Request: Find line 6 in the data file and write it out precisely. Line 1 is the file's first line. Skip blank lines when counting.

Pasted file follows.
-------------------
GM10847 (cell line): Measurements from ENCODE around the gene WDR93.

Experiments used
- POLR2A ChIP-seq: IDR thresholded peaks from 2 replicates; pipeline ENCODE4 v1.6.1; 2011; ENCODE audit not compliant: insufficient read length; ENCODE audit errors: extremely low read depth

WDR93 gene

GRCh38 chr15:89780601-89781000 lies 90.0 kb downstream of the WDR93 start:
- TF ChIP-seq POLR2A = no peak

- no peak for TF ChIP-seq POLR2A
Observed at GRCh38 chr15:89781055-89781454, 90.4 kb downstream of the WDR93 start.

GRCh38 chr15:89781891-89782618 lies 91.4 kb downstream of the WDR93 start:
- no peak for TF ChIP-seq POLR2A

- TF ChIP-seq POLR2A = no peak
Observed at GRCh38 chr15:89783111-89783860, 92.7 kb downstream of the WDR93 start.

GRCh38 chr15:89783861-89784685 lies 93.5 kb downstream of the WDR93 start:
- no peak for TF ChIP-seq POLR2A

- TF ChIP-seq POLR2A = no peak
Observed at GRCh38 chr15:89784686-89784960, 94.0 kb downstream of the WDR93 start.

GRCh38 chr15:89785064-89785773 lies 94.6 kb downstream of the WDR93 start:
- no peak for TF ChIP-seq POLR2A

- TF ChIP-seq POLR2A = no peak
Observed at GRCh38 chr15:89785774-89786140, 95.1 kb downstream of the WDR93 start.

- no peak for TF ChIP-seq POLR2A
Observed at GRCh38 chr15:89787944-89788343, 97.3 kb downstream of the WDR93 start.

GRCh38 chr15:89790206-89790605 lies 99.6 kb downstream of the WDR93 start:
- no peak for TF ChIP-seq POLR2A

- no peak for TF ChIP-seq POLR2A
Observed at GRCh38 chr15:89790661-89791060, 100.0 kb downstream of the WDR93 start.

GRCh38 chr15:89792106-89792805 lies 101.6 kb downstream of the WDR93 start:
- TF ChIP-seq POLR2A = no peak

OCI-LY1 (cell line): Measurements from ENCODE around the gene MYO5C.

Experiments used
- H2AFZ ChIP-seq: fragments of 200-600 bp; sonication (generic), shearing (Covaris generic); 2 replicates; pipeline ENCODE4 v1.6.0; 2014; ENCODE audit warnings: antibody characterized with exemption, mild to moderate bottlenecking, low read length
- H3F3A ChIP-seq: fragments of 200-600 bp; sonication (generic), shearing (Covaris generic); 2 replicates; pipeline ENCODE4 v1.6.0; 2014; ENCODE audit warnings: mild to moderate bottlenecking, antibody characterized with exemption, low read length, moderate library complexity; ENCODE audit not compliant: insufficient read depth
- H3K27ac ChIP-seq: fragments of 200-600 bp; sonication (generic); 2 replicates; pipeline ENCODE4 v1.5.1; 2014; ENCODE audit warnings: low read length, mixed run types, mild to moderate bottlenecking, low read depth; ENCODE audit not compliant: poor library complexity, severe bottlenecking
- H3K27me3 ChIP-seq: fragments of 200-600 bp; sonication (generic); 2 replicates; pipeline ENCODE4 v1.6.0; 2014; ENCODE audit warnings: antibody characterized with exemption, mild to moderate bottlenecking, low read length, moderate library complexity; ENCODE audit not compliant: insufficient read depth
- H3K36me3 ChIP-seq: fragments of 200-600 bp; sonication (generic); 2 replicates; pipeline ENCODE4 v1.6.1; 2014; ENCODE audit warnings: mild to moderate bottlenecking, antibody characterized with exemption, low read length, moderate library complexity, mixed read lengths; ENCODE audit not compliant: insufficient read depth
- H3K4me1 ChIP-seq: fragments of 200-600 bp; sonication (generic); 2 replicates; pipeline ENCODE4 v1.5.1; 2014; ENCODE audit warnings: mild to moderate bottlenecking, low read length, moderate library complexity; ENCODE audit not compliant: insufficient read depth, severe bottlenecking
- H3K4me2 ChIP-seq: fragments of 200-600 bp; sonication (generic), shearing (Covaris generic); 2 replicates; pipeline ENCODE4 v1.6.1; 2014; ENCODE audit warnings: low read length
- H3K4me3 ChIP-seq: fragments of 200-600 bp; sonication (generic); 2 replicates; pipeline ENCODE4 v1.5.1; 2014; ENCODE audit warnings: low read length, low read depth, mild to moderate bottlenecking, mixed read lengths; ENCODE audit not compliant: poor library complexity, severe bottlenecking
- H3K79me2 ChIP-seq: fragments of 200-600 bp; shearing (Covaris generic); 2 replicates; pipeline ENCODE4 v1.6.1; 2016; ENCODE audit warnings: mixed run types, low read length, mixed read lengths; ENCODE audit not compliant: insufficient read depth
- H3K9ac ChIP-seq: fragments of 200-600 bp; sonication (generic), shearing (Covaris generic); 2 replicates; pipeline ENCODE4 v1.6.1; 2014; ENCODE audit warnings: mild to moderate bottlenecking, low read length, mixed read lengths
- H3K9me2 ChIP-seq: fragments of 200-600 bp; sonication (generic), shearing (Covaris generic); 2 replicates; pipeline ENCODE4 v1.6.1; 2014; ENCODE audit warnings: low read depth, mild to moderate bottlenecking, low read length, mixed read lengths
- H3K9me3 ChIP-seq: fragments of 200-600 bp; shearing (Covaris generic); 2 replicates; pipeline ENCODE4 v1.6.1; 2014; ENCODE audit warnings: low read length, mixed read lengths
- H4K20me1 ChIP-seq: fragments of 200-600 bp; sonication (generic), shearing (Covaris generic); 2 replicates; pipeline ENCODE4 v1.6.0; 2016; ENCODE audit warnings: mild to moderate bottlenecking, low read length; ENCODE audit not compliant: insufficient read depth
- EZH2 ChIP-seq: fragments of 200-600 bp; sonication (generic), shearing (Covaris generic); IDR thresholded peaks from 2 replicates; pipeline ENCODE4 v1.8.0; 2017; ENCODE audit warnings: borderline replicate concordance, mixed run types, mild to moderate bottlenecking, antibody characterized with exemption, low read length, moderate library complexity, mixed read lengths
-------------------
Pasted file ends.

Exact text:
- TF ChIP-seq POLR2A = no peak